Mobile phones go global

You may not have Net access, but speaking to anyone from anywhere on earth will soon be possible, writes Steve Homer
You don't often need access to a Web page in the middle of the Gobi desert, but I am sure that, sometimes, it must be essential. A bit more likely is needing e-mail access or access to an office network in deepest Sussex or the Scottish Highlands. And help may be at hand - if a little slowly.

Back in 1989, Motorola floated the idea of a constellation of 77 satellites which would orbit just 800km above the earth compared with the 36,000km for a "normal" telecom satellite. Being close to the Earth's surface, the radio signal from the satellite would be stronger and the phones the customers used would also need to send out a less powerful signal. That meant the phone could be pocket sized. With its 77 satellites winging around the earth the project was dubbed Iridium, after the element which has 77 electrons flying around its nucleus.

For at least a year, coverage of the project was entirely sceptical. But soon Motorola attracted investors into the $3.3bn project and imitator after imitator appeared. The first was Globalstar, a consortium that today consists mainly of telecom operators. Then came Inmarsat, with a project now called ICO. And there have been others proposed.

Iridium has moved very fast. It launched its first five satellites on 5 May, 17 are already in orbit (although one appears to be malfunctioning) and the system should be operational late next year. Globalstar expects to be operational in early 1999 (although it has yet to launch a satellite) and ICO expects to open fully for business in 2000. Their data performance varies from poor to modest. GSM phones today will operate at 9,600 bits per second and are expected to be able to offer much higher rates in a year or so. Ordinary landline modems today operate 33,600 or even 56,000 and are no doubt going to get faster.

However, Iridium has a maximum data rate of 2,400bps. ICO will offer a receive rate of 9,600bps with a send rate of just 4,800bps. For its part Globalstar claims it will offer 9,600bps in both directions, although analysts are sceptical about this claim. But by the time these services start to become popular the expectation of the average mobile business user will have skyrocketed.

There are suggestions that GSM networks could support a modest improvement to 14,400bps data calls next year but within about two years new technology will boost that figure up to 64,000bps. But hard on the heels of that will be third-generation mobile phone systems that will eventually support up to 255,000bps in urban centres. And these services may start as early as 2002.

Several companies have looked at transferring data over mini-satellites. Bill Gates, in his capacity as richest man in America and not as head of Microsoft, together with Craig McCaw, owner of a highly successful mobile phone operation, announced Teledesic to a disbelieving world in 1990. Part of the disbelief was the complexity of the system. Originally planned to use 840 satellites, the system has been cut down to a mere 288. However, before all you laptop-users get excited, although Teledesic can offer data rates in the millions of bits per second range, its real market will be to supply telecoms infrastructure to fixed locations. Two other data-specialist systems have arrived. French telecom giant Alcatel proposed SkyBridge and more recently the business has come full circle.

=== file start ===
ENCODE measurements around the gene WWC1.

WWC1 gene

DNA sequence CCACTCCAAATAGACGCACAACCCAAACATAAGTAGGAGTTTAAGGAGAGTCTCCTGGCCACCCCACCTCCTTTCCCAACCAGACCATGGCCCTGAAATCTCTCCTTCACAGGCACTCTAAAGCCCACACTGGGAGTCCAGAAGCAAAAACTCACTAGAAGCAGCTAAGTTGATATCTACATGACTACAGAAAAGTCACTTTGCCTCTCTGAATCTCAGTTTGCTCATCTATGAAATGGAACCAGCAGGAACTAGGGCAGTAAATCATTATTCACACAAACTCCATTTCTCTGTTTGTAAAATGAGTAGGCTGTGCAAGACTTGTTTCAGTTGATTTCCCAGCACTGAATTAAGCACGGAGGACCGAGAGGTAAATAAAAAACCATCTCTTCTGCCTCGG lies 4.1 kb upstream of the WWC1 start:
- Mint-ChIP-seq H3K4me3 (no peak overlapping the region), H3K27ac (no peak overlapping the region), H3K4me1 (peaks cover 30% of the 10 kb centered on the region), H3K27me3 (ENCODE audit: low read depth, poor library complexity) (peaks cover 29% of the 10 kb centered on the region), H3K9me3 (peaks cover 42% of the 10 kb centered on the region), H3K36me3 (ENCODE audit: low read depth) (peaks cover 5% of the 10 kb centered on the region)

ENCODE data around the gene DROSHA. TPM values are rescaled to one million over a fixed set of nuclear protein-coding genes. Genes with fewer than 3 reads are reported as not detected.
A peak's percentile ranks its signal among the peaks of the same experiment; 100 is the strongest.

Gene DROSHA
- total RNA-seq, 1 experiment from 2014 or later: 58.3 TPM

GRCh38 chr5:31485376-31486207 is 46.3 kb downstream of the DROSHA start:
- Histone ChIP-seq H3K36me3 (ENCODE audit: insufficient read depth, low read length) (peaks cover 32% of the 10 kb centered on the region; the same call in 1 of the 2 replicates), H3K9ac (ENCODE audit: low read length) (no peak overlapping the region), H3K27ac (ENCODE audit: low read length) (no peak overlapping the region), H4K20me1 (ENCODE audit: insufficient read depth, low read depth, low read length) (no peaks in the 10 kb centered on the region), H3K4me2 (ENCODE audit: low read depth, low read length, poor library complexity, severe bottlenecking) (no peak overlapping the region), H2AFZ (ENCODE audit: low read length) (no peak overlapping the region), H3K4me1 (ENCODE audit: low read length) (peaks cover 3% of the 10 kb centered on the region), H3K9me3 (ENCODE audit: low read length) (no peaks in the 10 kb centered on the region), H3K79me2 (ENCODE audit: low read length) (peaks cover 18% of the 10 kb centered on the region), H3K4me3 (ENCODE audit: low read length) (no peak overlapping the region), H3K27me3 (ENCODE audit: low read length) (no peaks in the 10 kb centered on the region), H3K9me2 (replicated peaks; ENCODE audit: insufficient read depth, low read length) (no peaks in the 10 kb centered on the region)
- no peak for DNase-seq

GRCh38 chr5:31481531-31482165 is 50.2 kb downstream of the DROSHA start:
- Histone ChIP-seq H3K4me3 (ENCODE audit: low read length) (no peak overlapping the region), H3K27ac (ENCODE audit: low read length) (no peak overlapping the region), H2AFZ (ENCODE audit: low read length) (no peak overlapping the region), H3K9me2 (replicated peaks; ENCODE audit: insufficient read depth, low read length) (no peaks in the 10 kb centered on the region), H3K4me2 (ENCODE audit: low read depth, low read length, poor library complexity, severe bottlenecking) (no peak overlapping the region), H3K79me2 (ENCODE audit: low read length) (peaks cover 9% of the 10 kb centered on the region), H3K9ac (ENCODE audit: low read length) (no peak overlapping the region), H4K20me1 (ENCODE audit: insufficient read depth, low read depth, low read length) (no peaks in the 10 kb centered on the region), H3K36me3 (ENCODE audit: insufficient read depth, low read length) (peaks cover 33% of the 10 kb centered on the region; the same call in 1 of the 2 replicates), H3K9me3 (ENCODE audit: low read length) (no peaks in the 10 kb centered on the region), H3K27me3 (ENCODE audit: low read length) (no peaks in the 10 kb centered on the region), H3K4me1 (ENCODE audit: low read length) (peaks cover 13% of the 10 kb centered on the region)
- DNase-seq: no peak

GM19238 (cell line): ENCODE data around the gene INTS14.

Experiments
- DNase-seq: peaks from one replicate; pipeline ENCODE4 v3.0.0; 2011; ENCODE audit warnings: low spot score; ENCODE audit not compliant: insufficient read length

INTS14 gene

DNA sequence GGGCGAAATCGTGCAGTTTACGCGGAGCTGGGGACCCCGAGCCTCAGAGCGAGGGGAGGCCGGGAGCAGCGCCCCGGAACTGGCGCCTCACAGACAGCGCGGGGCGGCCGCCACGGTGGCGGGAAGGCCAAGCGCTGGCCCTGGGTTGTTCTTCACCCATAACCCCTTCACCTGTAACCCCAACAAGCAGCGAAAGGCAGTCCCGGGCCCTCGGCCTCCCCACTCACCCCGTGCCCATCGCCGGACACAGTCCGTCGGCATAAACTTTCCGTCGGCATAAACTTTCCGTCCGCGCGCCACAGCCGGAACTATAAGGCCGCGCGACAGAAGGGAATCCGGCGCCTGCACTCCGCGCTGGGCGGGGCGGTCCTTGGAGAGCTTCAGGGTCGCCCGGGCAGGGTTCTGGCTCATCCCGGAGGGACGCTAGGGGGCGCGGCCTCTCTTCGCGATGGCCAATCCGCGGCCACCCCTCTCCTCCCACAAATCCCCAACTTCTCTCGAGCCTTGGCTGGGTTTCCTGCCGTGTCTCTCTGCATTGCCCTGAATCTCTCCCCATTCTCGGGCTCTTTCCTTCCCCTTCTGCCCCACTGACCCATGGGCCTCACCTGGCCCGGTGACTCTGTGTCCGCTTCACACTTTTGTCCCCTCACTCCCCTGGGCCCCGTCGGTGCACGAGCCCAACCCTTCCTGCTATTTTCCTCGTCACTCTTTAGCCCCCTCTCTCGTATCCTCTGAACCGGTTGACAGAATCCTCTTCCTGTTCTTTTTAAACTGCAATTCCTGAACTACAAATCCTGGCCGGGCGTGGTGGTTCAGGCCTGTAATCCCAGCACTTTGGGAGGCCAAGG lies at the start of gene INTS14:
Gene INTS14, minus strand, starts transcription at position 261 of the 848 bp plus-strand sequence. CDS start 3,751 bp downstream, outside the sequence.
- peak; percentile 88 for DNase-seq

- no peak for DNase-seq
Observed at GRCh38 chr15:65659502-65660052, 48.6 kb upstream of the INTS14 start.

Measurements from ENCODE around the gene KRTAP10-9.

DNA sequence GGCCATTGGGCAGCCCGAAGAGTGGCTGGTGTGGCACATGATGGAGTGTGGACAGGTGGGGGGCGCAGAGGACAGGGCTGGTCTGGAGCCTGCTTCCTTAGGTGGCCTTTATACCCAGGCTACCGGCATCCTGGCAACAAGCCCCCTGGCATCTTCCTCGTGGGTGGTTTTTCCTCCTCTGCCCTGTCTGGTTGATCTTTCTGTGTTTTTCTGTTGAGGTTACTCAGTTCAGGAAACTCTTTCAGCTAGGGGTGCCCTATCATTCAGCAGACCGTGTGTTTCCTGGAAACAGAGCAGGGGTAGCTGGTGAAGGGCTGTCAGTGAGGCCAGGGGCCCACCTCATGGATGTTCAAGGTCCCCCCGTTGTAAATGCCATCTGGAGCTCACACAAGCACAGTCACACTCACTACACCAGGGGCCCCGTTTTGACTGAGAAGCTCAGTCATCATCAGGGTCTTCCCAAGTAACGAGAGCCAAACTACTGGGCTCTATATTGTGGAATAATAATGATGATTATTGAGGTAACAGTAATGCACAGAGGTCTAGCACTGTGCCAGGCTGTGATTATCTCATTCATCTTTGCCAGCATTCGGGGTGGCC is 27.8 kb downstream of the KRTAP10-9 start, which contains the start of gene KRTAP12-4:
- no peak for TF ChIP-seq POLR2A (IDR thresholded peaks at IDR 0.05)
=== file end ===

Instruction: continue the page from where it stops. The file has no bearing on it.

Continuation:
In July, Motorola announced it was proposing a $12.9bn system to address the data market but, once again, mobile users seem to have been left out. Celestri, as the complex project is known, will offer similar services to Teledesic and Skybridge.

Given the revolution Iridium will bring to the world of voice communications, it is a little odd that the mobile data user seems to have been almost totally forgotten. When Iridium comes on stream, apart from the poles, there should be literally not a place on earth where you cannot make and receive a phone call. All the proposed phone systems will integrate with GSM networks so you can use conventional cellular structures. This infill in GSM black holes will be useful for many business people and as data becomes more popular there would appear to be a profitable niche market to tap.

But even the organisation charged with promoting mobile communications, the Mobile Data Initiative, which links together many computing companies, mobile phone companies and others, has its head firmly buried in the sand.

"We haven't been talking to satellite companies yet," admits Johann Webber, director of wireless data communications at Intel, who has worldwide responsibility for the MDI. Given the lead time in developing satellite systems, users must hope that the MDI starts looking at the space sector soon or it might be 2050 before you will be able easily to access that Web page in the Gobi from your pocket phone